As we have discussed in numerous previous posts (see here for example), restriction requirements can have significant downstream effects on patent prosecution. Unless you have experienced it first-hand, this might seem implausable and sound like a far-fetched scare tactic. Rest assured, this chicken will eventually come home to roost in one of your applications.
A recent PTAB case illustrates the issue perfectly. The inventor, Charles Bennet, developed a new holster design. There was no dispute from the Examiner that the examined claims were inventive. The issue was that the examined claims were amended to include features allegedly from an unelected embodiment, and thus were rejected under Section 112. Despite the applicant’s attempts to address this, the Examiner held firm on the rejection leaving the small business inventor no choice but to appeal.
The well-written brief explains the issue in detail. The examiner had asserted that because the support in the specification for one of the claimed features was not in the elected figure, it was new matter and not supported by the specification to add it to the examined claims. The response to this was summarized in the brief as follows:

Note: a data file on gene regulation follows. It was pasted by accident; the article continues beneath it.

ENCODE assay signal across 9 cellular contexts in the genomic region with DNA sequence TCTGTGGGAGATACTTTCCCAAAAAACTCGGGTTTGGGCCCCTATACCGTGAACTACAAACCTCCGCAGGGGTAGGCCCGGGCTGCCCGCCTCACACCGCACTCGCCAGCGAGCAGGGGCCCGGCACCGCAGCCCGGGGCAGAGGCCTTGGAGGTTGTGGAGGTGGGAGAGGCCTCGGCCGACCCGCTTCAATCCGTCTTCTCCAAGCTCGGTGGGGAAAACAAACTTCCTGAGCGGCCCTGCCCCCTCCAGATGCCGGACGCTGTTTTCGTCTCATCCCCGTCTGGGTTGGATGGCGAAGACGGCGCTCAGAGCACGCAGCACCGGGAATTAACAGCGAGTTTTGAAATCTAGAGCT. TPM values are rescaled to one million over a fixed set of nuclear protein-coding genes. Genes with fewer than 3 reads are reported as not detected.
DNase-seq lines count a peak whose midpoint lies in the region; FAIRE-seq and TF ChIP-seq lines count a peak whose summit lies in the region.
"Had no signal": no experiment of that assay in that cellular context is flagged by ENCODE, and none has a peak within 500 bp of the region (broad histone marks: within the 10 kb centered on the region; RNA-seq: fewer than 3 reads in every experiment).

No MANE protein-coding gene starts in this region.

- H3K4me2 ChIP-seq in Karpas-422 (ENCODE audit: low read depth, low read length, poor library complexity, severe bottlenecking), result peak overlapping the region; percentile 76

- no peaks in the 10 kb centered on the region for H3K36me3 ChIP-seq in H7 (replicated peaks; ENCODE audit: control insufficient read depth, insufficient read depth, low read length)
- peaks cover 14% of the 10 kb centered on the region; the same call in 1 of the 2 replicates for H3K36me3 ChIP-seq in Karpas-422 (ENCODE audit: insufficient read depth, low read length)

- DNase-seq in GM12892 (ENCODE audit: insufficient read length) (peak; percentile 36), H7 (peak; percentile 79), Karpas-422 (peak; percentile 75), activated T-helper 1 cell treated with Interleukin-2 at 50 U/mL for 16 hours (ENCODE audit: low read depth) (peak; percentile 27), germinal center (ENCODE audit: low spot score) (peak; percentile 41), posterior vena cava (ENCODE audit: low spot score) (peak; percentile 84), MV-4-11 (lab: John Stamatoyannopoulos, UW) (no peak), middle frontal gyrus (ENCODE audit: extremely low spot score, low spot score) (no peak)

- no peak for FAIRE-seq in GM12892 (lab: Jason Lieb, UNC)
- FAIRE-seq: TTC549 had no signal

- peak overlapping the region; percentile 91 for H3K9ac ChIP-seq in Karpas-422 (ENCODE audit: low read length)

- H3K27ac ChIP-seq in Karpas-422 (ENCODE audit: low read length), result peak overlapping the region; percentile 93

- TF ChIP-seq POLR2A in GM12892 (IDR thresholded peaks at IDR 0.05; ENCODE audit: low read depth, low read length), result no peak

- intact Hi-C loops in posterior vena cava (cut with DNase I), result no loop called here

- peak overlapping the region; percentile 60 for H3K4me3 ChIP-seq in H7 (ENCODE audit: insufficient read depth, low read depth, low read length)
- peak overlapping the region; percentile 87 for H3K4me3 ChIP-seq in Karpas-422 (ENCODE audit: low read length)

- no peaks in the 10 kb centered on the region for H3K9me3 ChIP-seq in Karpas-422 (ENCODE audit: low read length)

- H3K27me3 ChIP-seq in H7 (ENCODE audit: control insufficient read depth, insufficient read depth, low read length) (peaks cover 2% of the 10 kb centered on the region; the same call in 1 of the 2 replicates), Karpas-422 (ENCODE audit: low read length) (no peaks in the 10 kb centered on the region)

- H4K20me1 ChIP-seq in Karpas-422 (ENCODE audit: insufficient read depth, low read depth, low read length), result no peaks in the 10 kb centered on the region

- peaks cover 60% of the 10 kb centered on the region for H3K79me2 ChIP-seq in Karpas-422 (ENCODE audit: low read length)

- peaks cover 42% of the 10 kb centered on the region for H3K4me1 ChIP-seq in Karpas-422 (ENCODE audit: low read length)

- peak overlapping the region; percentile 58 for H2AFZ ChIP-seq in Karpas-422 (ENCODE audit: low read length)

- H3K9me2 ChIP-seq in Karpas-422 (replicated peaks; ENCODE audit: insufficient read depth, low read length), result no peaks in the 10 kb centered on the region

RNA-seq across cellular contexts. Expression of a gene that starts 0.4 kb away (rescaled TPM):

The specification made clear that the claimed features could be used with the elected embodiment and the applicant correctly pointed out that there is no basis for eliminating part of the specification in terms of the ability to support claims simply due to an election.
The PTAB agreed that the rejection was improper and reversed. While the PTAB provides a general explanation that the examiner failed to establish a proper basis for the rejection, it would have been nice if the PTAB addressed the restriction issue directly. Also, the applicant here never did petition the restriction (even though they initially traversed) - a petition would have offered an additional path the challenge the examiner’s actions.
So, if a response to restriction is blocking your ability to amend, make sure that the Examiner has a valid reason and remember to traverse such action if you believe the new feature is disclosed with the elected embodiment.